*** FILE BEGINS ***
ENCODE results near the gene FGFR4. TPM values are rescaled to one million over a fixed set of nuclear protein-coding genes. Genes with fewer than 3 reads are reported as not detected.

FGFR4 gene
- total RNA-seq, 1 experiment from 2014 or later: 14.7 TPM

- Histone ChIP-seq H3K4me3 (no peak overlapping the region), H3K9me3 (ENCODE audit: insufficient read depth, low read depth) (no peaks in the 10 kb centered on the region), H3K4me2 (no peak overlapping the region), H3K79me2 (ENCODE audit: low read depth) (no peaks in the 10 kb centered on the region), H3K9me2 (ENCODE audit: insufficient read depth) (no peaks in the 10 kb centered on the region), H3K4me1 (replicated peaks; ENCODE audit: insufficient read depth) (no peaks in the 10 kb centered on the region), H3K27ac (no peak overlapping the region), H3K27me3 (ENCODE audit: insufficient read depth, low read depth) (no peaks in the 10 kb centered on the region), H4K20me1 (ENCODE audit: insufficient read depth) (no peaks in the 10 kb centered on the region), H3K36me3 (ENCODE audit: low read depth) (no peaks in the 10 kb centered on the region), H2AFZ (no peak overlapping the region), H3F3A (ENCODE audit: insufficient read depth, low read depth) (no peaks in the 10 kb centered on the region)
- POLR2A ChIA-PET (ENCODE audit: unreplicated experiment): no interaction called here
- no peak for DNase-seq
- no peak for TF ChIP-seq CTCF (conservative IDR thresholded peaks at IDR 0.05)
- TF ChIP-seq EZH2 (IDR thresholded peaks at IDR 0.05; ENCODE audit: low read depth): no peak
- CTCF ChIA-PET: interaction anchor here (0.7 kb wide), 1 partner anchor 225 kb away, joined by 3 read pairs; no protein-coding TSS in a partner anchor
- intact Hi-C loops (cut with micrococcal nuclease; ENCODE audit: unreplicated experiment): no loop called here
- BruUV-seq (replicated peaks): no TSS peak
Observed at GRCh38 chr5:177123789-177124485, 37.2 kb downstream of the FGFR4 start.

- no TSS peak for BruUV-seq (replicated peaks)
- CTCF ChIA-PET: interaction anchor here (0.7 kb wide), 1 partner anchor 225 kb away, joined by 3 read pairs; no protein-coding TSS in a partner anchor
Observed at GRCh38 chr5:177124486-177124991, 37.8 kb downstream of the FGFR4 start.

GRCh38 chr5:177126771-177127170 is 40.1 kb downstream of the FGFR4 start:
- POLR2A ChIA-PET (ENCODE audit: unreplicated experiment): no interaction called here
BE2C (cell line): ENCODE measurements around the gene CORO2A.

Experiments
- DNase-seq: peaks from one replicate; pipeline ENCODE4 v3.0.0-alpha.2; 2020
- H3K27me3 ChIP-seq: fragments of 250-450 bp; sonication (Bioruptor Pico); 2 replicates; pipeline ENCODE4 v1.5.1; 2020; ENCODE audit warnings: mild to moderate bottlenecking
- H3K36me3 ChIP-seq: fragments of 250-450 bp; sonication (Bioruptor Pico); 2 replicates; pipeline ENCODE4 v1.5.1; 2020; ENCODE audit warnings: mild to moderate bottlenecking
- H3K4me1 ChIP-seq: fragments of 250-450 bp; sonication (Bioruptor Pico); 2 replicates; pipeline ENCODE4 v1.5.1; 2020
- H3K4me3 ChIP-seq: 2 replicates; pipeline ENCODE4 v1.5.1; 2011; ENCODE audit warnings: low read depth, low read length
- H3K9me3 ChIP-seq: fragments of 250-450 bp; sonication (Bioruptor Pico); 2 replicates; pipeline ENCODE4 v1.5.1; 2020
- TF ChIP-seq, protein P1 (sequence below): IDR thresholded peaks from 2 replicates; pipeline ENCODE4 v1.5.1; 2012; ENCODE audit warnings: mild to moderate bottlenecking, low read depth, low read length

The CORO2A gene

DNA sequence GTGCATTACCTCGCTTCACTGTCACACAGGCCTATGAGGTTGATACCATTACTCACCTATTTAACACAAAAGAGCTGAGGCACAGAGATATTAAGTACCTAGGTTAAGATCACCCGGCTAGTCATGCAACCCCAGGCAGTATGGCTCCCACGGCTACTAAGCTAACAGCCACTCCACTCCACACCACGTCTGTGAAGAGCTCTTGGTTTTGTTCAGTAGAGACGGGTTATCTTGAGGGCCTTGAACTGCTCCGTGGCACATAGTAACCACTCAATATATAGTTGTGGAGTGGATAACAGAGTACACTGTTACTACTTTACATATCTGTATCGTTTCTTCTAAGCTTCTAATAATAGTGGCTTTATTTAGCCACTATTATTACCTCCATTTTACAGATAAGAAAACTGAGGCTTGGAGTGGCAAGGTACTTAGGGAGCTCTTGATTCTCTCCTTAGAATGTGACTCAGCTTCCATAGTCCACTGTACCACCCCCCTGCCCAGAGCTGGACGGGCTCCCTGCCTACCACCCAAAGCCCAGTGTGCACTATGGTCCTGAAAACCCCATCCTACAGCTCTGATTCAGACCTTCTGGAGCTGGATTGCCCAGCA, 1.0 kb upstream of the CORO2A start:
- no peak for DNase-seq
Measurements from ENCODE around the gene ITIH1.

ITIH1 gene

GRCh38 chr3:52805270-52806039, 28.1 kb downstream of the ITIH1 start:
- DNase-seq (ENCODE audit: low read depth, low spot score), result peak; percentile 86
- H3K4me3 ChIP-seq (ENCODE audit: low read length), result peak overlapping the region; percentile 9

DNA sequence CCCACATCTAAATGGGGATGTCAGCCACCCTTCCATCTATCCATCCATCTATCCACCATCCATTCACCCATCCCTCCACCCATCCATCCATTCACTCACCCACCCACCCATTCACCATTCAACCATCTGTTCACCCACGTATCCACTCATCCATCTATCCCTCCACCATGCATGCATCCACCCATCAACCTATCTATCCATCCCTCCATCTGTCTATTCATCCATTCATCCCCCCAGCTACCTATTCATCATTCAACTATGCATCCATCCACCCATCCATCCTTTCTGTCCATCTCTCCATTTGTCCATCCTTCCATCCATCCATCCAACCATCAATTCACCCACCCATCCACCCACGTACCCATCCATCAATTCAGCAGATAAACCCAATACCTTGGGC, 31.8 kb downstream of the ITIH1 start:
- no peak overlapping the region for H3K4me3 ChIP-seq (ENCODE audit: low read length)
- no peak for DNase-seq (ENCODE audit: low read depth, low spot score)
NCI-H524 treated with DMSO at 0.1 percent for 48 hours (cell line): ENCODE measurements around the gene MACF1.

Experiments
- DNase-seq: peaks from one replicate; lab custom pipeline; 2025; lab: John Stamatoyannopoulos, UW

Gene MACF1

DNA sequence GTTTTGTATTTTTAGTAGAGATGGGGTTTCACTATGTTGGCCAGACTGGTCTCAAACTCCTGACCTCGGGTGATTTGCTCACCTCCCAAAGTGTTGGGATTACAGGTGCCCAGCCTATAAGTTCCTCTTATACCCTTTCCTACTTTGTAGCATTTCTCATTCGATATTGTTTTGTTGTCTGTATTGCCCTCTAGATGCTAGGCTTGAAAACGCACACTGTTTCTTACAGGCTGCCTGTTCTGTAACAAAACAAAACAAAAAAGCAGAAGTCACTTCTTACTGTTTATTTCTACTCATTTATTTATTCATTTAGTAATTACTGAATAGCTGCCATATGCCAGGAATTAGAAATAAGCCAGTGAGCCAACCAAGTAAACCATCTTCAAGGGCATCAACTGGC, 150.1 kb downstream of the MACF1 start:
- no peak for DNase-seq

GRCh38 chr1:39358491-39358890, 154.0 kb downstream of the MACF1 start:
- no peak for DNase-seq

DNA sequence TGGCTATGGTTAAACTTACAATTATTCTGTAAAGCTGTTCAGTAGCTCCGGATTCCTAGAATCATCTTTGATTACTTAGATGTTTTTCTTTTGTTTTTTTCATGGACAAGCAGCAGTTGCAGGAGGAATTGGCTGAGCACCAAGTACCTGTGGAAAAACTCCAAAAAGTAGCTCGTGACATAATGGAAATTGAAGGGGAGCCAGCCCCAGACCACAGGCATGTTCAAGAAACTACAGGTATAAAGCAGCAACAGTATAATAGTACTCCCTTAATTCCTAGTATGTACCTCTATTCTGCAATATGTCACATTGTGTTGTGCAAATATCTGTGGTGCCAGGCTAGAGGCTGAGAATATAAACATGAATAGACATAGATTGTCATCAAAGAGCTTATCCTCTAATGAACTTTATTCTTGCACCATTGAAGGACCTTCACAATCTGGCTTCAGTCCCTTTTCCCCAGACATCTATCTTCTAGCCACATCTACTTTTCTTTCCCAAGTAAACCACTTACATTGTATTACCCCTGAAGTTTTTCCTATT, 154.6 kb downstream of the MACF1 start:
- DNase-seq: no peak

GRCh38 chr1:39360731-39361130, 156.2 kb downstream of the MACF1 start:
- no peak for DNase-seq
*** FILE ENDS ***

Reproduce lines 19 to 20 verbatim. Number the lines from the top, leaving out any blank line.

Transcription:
Experiments
- DNase-seq: peaks from one replicate; pipeline ENCODE4 v3.0.0-alpha.2; 2020